How is the test performed?
The test is usually performed using a blood or tissue sample that is collected and sent to a laboratory for analysis. Next-generation sequencing (NGS) technology is often used to analyze the genes.
Does the test involve specimen collection?
No, we do not perform specimen collection. Patients will be provided a list of partner laboratory service providers that can collect clinical specimens on our behalf.
What do the test results mean?
The test results will indicate whether or not a mutation is present in the BRCA1 or BRCA2 gene.
Positive results may indicate an increased risk of developing certain types of cancer.
What are the implications of a positive test result?
A positive test result may have implications for the individual's health, as well as the health of their family members. Genetic counseling is recommended to discuss treatment options for patients and risk reduction, monitoring, and early detection strategies for family members.
Breast cancer most commonly presents as a painless lump or thickening in the breast. It is important that women finding an abnormal lump in the breast consult a health practitioner without a delay of more than 1-2 months even when there is no pain associated with it. Seeking medical attention at the first sign of a potential symptom allows for more successful treatment.
Generally, symptoms of breast cancer include:
- a breast lump or thickening;
- alteration in size, shape, or appearance of a breast;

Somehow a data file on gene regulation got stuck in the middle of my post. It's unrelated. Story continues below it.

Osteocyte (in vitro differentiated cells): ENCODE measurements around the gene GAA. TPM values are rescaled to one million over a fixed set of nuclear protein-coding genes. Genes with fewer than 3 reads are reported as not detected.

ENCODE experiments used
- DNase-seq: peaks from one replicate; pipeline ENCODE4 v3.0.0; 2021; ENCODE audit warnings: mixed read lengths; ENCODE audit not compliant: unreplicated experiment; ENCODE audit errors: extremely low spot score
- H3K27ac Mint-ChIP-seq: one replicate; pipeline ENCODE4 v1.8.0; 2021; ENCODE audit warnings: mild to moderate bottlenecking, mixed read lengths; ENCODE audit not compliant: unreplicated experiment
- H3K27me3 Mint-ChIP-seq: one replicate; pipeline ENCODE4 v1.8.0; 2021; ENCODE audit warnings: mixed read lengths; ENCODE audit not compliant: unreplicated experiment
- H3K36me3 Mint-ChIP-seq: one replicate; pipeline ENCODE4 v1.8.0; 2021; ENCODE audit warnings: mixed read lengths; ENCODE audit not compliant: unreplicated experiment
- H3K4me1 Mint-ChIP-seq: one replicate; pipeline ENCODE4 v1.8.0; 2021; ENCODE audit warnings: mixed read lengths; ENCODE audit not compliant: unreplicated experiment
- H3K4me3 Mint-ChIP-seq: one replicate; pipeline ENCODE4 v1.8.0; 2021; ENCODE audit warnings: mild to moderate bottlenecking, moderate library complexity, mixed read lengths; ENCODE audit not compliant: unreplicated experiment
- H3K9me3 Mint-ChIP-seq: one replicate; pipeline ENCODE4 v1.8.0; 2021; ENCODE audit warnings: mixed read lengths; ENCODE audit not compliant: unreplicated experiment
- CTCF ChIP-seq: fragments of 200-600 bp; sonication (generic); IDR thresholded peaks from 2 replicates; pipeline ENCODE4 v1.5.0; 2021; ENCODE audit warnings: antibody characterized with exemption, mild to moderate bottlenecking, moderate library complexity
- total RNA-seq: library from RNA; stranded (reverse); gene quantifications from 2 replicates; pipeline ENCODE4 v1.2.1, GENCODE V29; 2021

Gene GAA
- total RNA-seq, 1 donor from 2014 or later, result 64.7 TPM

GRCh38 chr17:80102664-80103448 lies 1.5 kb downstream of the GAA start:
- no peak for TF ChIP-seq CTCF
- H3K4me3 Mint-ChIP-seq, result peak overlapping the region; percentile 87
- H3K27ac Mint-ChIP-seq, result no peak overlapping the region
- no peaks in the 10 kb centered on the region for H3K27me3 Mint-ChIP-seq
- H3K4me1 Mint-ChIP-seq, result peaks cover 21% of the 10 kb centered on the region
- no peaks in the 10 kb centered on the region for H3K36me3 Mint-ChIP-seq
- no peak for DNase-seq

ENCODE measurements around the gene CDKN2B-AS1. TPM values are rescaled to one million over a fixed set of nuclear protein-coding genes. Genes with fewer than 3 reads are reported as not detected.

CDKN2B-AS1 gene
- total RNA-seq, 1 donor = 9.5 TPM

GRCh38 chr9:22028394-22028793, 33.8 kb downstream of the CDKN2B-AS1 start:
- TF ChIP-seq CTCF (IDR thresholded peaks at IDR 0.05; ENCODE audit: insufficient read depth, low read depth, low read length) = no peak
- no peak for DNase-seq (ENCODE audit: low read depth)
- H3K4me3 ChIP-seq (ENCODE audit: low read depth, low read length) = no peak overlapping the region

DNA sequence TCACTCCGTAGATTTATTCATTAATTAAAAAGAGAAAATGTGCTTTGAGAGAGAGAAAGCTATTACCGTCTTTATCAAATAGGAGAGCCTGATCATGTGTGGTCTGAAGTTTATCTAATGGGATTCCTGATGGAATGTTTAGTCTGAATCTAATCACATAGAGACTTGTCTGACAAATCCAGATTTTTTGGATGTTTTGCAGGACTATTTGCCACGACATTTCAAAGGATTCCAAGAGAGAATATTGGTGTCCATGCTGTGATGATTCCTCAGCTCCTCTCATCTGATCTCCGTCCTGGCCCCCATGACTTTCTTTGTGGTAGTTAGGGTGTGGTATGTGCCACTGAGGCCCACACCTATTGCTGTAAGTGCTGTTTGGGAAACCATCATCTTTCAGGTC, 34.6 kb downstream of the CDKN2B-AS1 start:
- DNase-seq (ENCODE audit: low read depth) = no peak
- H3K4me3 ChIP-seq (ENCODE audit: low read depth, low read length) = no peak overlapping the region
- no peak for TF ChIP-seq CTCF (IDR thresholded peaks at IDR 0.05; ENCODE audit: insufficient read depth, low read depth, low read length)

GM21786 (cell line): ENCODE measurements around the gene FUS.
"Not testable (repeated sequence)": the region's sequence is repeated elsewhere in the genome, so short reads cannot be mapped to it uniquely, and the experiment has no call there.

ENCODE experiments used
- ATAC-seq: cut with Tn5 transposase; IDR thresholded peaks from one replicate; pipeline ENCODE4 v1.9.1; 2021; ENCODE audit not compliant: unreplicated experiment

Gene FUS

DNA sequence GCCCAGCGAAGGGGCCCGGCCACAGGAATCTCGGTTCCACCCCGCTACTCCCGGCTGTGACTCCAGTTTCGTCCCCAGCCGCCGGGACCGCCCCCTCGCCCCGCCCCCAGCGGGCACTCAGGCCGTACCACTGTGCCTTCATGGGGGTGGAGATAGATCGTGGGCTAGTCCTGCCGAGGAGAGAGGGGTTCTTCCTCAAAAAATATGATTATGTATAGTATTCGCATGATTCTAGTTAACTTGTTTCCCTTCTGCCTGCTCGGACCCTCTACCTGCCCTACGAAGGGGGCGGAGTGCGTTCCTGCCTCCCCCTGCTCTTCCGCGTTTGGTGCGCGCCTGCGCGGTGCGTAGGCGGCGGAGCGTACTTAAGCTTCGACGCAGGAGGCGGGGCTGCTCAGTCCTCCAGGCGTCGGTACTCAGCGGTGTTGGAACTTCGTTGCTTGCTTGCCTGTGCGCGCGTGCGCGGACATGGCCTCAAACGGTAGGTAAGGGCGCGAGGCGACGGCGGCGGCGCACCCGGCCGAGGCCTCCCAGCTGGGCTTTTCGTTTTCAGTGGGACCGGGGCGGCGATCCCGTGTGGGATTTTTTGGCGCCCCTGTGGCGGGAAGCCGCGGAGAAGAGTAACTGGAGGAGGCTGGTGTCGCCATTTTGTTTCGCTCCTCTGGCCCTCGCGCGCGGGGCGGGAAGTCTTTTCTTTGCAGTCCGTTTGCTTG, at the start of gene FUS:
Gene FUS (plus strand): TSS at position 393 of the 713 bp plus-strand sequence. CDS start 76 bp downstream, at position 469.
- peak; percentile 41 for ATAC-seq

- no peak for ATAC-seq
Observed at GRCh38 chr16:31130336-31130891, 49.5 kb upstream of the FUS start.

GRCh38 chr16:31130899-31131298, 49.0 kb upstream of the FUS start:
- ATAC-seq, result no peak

- dimpling, redness, pitting, or other alteration in the skin;
- change in nipple appearance or alteration in the skin surrounding the nipple (areola); and/or
- abnormal nipple discharge.
There are many reasons for lumps to develop in the breast, most of which are not cancer. As many as 90% of breast masses are not cancerous. Non-cancerous breast abnormalities include benign masses like fibroadenomas and cysts as well as infections.
Breast cancer can present in a wide variety of ways, which is why a complete medical examination is important. Women with persistent abnormalities (generally lasting more than one month) should undergo tests including imaging of the breast and in some cases tissue sampling (biopsy) to determine if a mass is malignant (cancerous) or benign.
Advanced cancers can erode through the skin to cause open sores (ulceration) but are not necessarily painful. Women with breast wounds that do not heal should have a biopsy performed.
Breast cancers may spread to other areas of the body and trigger other symptoms. Often, the most common first detectable site of spread is to the lymph nodes under the arm although it is possible to have cancer-bearing lymph nodes that cannot be felt.
Over time, cancerous cells may spread to other organs including the lungs, liver, brain, and bones. Once they reach these sites, new cancer-related symptoms such as bone pain or headaches may appear.
Are there any risks or side effects associated with the test?
There is a small risk of complications associated with any medical test, such as bleeding or infection at the site of sample collection. However, these risks are generally very low.